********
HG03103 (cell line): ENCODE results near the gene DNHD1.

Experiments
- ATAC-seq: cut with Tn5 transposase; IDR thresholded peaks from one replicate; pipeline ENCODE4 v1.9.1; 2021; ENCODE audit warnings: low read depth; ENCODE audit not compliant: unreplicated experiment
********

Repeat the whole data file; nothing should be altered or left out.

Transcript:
HG03103 (cell line): ENCODE results near the gene DNHD1.

Experiments
- ATAC-seq: cut with Tn5 transposase; IDR thresholded peaks from one replicate; pipeline ENCODE4 v1.9.1; 2021; ENCODE audit warnings: low read depth; ENCODE audit not compliant: unreplicated experiment